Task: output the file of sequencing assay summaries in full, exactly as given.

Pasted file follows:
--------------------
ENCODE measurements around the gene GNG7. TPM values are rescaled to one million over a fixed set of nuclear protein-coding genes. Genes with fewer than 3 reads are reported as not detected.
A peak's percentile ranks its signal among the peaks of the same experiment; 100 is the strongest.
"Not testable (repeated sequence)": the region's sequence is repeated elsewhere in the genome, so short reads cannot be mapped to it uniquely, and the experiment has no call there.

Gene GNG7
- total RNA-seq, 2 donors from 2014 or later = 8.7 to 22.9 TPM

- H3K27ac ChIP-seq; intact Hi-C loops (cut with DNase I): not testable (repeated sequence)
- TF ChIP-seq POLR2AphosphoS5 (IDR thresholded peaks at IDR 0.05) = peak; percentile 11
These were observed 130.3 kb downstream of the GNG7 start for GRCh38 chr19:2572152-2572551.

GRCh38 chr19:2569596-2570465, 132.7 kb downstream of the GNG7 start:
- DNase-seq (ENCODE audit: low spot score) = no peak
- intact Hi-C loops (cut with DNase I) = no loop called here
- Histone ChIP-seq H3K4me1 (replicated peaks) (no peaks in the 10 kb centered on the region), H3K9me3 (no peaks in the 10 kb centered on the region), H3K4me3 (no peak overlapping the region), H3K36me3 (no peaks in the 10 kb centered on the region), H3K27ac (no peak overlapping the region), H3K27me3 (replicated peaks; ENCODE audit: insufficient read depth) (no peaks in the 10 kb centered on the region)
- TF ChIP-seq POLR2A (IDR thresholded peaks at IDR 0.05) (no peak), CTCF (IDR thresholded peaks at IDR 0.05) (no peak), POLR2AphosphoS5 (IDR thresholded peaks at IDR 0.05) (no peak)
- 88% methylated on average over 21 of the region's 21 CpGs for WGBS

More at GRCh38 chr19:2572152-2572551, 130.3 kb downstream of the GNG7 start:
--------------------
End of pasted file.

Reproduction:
ENCODE measurements around the gene GNG7. TPM values are rescaled to one million over a fixed set of nuclear protein-coding genes. Genes with fewer than 3 reads are reported as not detected.
A peak's percentile ranks its signal among the peaks of the same experiment; 100 is the strongest.
"Not testable (repeated sequence)": the region's sequence is repeated elsewhere in the genome, so short reads cannot be mapped to it uniquely, and the experiment has no call there.

Gene GNG7
- total RNA-seq, 2 donors from 2014 or later = 8.7 to 22.9 TPM

- H3K27ac ChIP-seq; intact Hi-C loops (cut with DNase I): not testable (repeated sequence)
- TF ChIP-seq POLR2AphosphoS5 (IDR thresholded peaks at IDR 0.05) = peak; percentile 11
These were observed 130.3 kb downstream of the GNG7 start for GRCh38 chr19:2572152-2572551.

GRCh38 chr19:2569596-2570465, 132.7 kb downstream of the GNG7 start:
- DNase-seq (ENCODE audit: low spot score) = no peak
- intact Hi-C loops (cut with DNase I) = no loop called here
- Histone ChIP-seq H3K4me1 (replicated peaks) (no peaks in the 10 kb centered on the region), H3K9me3 (no peaks in the 10 kb centered on the region), H3K4me3 (no peak overlapping the region), H3K36me3 (no peaks in the 10 kb centered on the region), H3K27ac (no peak overlapping the region), H3K27me3 (replicated peaks; ENCODE audit: insufficient read depth) (no peaks in the 10 kb centered on the region)
- TF ChIP-seq POLR2A (IDR thresholded peaks at IDR 0.05) (no peak), CTCF (IDR thresholded peaks at IDR 0.05) (no peak), POLR2AphosphoS5 (IDR thresholded peaks at IDR 0.05) (no peak)
- 88% methylated on average over 21 of the region's 21 CpGs for WGBS

More at GRCh38 chr19:2572152-2572551, 130.3 kb downstream of the GNG7 start: